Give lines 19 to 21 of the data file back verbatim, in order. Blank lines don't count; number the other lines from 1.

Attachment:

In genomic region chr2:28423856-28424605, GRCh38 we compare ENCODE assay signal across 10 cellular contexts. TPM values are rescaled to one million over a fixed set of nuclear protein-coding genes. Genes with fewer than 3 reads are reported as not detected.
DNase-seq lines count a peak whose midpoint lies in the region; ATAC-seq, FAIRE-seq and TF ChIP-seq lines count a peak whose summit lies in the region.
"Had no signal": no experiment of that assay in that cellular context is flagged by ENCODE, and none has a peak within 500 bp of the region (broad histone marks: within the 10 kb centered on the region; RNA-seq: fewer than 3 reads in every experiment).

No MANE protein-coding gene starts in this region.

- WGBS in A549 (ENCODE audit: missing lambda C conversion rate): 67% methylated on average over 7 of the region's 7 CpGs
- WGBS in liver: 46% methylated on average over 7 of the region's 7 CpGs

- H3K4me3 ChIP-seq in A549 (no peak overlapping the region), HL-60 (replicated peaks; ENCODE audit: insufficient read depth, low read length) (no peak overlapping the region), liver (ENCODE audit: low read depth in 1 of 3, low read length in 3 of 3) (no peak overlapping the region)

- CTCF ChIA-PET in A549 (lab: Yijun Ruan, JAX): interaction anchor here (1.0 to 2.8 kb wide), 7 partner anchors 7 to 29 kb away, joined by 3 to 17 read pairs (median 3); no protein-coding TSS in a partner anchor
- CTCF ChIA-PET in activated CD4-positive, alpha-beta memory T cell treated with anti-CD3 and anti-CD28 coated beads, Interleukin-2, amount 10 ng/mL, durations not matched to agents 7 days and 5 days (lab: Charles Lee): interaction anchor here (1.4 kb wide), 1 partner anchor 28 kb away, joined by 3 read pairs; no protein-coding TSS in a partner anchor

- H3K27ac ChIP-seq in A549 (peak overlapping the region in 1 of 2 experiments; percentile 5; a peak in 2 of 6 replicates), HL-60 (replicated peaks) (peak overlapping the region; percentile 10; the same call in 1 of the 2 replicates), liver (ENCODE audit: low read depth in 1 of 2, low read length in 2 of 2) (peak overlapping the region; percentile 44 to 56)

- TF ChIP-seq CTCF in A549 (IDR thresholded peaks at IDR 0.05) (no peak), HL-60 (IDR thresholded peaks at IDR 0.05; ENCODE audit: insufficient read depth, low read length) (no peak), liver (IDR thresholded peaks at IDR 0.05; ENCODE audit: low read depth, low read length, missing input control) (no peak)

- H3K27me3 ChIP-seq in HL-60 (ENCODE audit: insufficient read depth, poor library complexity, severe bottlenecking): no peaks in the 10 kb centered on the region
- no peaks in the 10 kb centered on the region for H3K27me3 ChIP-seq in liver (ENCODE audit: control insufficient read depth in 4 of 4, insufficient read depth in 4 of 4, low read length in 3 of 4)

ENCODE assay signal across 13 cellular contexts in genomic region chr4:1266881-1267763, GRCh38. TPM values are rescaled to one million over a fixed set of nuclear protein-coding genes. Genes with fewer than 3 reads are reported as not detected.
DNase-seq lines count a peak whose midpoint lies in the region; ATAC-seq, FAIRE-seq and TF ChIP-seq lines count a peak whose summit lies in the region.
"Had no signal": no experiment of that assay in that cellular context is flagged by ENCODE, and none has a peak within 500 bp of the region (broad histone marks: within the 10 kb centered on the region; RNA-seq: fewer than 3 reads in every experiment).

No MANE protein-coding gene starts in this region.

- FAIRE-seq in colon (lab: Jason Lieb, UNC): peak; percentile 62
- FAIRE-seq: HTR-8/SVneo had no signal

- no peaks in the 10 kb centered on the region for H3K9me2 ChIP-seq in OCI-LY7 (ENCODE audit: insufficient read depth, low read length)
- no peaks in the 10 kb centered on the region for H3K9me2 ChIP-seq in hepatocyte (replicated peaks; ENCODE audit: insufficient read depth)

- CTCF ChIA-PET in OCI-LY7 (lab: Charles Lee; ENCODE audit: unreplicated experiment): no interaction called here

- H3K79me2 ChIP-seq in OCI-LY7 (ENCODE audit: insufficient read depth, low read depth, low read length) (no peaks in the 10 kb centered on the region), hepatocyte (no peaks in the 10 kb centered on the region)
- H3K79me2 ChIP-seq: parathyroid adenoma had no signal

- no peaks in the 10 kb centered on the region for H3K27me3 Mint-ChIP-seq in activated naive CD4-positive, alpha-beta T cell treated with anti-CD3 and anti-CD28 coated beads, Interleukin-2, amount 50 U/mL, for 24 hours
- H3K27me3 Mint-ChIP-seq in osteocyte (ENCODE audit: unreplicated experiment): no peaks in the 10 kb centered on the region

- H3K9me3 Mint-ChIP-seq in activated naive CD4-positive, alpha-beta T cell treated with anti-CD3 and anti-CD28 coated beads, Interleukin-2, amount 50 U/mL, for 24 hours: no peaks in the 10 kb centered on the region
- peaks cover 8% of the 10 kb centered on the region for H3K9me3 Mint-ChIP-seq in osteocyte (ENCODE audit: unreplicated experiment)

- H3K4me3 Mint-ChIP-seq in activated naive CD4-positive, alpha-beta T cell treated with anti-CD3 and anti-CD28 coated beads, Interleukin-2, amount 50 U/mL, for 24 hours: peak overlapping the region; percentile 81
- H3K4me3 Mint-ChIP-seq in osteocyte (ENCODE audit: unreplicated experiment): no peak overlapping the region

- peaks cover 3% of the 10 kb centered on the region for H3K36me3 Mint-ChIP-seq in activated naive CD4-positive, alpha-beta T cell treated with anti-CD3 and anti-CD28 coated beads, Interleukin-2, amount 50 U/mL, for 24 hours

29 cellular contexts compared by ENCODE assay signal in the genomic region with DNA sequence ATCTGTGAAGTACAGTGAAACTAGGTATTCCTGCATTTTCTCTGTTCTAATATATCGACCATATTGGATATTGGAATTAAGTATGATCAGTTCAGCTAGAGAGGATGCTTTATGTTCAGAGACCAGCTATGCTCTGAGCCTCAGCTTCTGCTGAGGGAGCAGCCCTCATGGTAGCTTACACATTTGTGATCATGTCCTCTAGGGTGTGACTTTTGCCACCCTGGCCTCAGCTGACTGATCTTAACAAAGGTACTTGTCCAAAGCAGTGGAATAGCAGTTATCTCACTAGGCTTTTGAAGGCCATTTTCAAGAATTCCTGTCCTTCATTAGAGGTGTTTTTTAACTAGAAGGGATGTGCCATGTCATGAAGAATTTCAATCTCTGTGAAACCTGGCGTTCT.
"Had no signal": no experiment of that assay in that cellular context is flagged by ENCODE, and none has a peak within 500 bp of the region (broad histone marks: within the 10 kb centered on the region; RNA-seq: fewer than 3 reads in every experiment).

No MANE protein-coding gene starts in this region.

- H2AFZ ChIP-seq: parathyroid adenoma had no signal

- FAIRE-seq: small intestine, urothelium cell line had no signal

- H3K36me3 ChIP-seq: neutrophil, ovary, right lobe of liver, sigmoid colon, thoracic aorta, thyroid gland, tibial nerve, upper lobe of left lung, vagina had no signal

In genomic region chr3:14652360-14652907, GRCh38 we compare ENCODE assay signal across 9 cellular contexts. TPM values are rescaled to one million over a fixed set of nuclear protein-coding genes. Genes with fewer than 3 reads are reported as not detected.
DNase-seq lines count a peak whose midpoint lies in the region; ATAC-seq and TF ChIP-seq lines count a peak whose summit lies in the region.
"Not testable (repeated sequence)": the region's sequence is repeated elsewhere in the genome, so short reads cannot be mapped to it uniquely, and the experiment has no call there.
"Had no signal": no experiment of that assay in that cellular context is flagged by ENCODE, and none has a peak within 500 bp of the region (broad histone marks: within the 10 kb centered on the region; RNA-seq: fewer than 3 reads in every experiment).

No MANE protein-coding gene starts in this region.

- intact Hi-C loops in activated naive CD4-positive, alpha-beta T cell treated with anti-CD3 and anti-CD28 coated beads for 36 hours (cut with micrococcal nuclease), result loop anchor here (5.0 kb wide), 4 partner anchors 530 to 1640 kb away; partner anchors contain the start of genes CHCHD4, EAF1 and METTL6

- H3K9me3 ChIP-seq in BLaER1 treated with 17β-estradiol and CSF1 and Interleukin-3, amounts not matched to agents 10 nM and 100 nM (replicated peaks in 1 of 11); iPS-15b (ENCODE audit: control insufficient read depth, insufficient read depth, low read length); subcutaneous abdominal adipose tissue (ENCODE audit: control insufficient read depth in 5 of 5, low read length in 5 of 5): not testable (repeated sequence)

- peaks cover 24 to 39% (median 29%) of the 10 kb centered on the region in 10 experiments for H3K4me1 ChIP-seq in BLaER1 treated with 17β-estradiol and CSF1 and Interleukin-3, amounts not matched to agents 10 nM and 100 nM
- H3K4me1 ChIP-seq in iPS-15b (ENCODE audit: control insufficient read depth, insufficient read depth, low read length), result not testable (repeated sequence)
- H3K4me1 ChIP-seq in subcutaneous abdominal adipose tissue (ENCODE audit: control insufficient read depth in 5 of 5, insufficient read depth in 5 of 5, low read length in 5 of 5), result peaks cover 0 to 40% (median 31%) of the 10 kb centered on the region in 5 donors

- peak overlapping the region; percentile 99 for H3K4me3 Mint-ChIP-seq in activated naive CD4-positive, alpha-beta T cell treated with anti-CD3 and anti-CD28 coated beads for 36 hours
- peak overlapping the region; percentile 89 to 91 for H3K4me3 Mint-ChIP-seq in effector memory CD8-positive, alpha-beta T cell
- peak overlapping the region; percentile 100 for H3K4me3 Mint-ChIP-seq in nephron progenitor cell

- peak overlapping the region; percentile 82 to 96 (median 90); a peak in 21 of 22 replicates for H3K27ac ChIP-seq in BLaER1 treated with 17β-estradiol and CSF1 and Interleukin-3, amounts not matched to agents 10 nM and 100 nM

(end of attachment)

- FAIRE-seq: HTR-8/SVneo had no signal

- no peaks in the 10 kb centered on the region for H3K9me2 ChIP-seq in OCI-LY7 (ENCODE audit: insufficient read depth, low read length)
- no peaks in the 10 kb centered on the region for H3K9me2 ChIP-seq in hepatocyte (replicated peaks; ENCODE audit: insufficient read depth)